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Tillage Depth Effects on Soil Physical Properties, Sugarbeet Yield, and Sugarbeet Quality

Jabro, J.D., Stevens, W.B., Iversen, W.M., Evans, R.G.
Communications in soil science and plant analysis 2010 v.41 no.5-8 pp. 908
Beta vulgaris subsp. vulgaris, sugar beet, crop production, crop yield, crop quality, tillage, deep tillage, soil depth, agricultural soils, soil physical properties, soil water content, soil density, bulk density, soil hydraulic properties, soil pore system, sandy loam soils, soil penetration resistance, roots, nutrient uptake, nitrogen, nutrient availability, soil nutrient dynamics, North Dakota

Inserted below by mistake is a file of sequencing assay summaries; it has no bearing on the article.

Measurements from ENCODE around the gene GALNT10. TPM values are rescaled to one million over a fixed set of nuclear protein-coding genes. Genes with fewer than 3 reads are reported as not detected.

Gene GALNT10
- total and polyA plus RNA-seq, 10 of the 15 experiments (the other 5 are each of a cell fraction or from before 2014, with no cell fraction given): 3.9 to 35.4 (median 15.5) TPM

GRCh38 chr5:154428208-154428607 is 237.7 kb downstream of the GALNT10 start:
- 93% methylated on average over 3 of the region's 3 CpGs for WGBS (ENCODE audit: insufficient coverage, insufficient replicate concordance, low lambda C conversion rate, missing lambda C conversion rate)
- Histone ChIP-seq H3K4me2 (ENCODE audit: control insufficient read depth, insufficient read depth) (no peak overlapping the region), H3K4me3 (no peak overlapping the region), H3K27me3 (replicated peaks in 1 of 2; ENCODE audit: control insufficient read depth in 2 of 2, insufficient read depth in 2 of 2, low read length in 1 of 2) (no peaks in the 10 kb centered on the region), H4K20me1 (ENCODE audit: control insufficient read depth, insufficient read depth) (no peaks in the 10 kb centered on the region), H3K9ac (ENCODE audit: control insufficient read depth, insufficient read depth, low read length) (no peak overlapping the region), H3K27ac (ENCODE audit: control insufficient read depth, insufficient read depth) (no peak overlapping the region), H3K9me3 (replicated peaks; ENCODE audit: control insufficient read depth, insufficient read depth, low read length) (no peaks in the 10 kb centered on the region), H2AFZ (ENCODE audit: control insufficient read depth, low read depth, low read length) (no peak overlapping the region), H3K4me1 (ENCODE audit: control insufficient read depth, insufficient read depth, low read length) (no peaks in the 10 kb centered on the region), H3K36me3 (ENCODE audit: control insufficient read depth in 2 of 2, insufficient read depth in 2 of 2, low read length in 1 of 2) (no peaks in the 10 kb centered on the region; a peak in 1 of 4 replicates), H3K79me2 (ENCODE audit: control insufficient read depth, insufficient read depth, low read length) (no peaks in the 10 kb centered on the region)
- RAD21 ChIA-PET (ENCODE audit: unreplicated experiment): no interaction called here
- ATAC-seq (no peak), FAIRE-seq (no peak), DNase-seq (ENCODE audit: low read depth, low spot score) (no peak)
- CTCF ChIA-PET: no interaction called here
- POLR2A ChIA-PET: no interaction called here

Tillage depth influences the soil-water-plant ecosystem, thereby affecting crop yield and quality. The effects of tillage depth on soil physical properties and sugarbeet (Beta vulgaris L.) yield and quality were evaluated. A field study composed of two tillage depths [10 cm, referred to as shallow (ST), and 20 cm, referred to as deep (DT)] was conducted on a Lihen sandy loam soil in spring 2007 at the Agricultural Research Service (ARS) irrigated research farm near Williston, North Dakota. Soil bulk density (ρ(b)), gravimetric water content (theta(w)), and saturated hydraulic conductivity (Ks) were measured three times during the growing season at four depth increments to 40 cm deep. Samples were taken approximately 0.5 m apart within the crop row of irrigated sugarbeet. Soil air-filled pore volume ((epsilon)a) was calculated from soil bulk density and water content data. Soil penetration resistance (PR) was also measured in 2.5-cm increments to a depth of 35 cm. Roots were hand-harvested from each plot, and each sample consisted of the roots within an area consisting of two adjacent rows 1.5 m long. Soil ρ(b) was greater in ST than in DT, whereas Ks was greater with DT than with ST. Soil PR was significantly greater in ST than in DT at the 0- to 20-cm depth. Soil theta(w) and epsilon(a) were slightly greater in DT than those under ST. Although tillage depth had no significant effect on sugarbeet population, root yield, or sucrose content, a small difference in sucrose yield between two depths of tillage may be attributed to reduced ρ(b), increased water intake, improved aeration, and increased response to nitrogen uptake under DT than under ST. It was concluded that tillage depth enhanced soil physical quality and had little effect on sugarbeet yield or quality.